Chicken soup might be just what the doctor ordered
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Has flu hit your household yet?
If it hasn't, consider yourself lucky.
If it has, did a steaming bowl of chicken soup help make you and yours feel better?
Chicken soup — no matter what ethnic lines it descended — has curative properties. And this past flu season has been a boon for chicken soup.
According to the folks at AllRecipes.com, the number of people searching for chicken soup recipes increases almost proportionally to the number of reported flu cases.
When the flu season began in October, there were 356,000 page views for chicken soup; by the end of January, when the flu season peaked, this number increased 20 percent to 446,262 page views.
While flu season may have peaked, it certainly is not over. This weekend I simmered a pot of Catherine's Spicy Chicken Soup so I'll be ready should my family or friends fall victim to the virus. It's the highest rated and reviewed chicken soup recipe on AllRecipes.com and has clocked 2 million Pinterest pins, and 1.1 million Facebook "likes," says Judith Dern, spokeswoman for the recipe website.
I'm not the only one who likes this recipe; try it for yourself, whether you have the flu or not.
Up for another challenge: Cook of the Year Michael Pennisi is putting his culinary skills to the test again, this time competing against 59 other cooks in a fundraiser for the Geneva History Center, the Lions Club of Geneva, Geneva Rotary Club and Geneva Chamber of Commerce.
Pennisi, the high school physics teacher who won the 2012 Daily Herald Cook of the Week Challenge, will be one of the cooks taking part in 30 Men and 30 Women Who Can Cook (formerly 60 Men Who Can Cook) from 5:30 to 9 p.m. April 19 at the Kane County Fairgrounds.
The event asks cooks to prepare a signature recipe in either the appetizer, side dish, main dish or dessert category. The cooks will serve the dish that evening and encourage attendees to vote for them. The community can vote for their favorite cook with their dollars online before the event and in donation buckets that evening. The cook who receives the most votes in each category will be announced the winner at the end of the evening.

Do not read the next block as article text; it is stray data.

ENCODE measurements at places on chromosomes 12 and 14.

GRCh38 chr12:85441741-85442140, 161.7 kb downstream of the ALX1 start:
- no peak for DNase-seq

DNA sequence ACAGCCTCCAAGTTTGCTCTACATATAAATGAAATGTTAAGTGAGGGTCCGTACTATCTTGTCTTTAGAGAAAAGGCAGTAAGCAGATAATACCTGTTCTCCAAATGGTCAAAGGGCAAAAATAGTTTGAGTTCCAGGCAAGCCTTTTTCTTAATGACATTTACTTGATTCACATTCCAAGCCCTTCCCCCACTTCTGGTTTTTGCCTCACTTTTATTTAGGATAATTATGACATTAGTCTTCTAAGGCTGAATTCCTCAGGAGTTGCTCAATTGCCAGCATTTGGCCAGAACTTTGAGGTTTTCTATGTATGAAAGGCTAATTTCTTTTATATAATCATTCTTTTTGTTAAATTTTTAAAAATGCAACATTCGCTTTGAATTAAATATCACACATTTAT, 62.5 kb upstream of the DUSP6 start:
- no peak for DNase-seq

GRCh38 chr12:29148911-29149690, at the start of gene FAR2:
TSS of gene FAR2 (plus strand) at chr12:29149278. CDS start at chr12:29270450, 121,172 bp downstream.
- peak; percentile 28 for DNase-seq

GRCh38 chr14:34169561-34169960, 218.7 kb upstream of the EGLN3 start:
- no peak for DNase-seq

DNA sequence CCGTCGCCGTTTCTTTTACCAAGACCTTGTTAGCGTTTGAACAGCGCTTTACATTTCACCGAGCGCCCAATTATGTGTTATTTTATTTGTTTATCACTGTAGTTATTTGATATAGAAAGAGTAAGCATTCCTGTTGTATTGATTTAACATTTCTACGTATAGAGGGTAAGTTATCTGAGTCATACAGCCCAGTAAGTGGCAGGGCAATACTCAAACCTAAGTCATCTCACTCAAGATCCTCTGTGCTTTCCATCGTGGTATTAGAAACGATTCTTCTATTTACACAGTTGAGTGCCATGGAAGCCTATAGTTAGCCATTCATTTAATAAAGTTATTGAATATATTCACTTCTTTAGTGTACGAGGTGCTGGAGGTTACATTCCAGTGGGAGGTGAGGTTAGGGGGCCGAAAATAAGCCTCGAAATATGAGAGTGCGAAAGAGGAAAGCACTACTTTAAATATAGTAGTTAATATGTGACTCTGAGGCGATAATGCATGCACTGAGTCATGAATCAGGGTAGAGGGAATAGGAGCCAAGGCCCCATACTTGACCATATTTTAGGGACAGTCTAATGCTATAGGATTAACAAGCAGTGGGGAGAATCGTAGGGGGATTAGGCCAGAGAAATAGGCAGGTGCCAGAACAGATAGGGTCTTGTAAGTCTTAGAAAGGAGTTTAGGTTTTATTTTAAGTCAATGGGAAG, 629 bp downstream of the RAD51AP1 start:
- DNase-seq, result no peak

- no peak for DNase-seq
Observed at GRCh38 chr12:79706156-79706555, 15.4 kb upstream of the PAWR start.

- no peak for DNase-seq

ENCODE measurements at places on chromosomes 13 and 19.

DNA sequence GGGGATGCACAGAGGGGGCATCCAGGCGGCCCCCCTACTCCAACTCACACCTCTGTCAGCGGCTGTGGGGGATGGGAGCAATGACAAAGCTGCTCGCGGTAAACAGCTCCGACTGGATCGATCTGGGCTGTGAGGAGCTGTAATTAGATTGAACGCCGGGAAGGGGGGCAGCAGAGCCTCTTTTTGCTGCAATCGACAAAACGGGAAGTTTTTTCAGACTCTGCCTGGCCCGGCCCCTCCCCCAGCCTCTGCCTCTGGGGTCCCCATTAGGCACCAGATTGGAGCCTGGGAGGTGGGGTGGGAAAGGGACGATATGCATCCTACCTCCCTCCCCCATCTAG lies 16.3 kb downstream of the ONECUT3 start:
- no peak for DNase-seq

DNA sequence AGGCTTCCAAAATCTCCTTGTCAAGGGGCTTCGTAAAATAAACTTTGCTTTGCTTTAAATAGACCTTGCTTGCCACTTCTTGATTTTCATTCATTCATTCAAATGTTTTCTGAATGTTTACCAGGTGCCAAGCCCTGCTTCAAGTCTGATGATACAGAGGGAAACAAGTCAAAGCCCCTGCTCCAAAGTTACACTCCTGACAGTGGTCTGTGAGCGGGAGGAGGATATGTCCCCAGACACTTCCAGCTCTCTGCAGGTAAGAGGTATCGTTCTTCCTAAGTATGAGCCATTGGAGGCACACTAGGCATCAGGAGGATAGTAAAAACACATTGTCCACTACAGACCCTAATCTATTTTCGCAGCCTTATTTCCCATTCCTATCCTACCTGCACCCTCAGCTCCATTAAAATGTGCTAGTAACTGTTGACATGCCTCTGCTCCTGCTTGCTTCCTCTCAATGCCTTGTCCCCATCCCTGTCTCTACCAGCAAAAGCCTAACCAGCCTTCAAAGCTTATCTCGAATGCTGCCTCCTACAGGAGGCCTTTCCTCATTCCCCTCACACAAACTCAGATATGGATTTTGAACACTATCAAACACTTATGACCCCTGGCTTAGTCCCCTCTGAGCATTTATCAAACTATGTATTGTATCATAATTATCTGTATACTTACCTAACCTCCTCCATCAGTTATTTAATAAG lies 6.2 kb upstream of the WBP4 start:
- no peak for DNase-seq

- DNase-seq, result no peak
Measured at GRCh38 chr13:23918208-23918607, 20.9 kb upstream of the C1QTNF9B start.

Tickets cost $28 and are available through any of the organizations, or call the Geneva History Center at (630) 232-4951. Tickets at the door cost $30. Last year's event attracted about 1,000 people and raised $28,000 for the community groups.
If you'd rather be behind the stove than doing the sampling, there are still openings for cooks (at press time the men's side was nearly full while plenty of slots were open for women). Watch the YouTube clip from last year's event, then register up at signupgenius.com/go/5080849ACAD23A02-chef.
• Contact Food Editor Deborah Pankey at email@example.com or (847) 427-4524. Be her friend on Facebook.com/DebPankey.DailyHerald or follow her on Twitter, Pinterest or Instagram @PankeysPlate.
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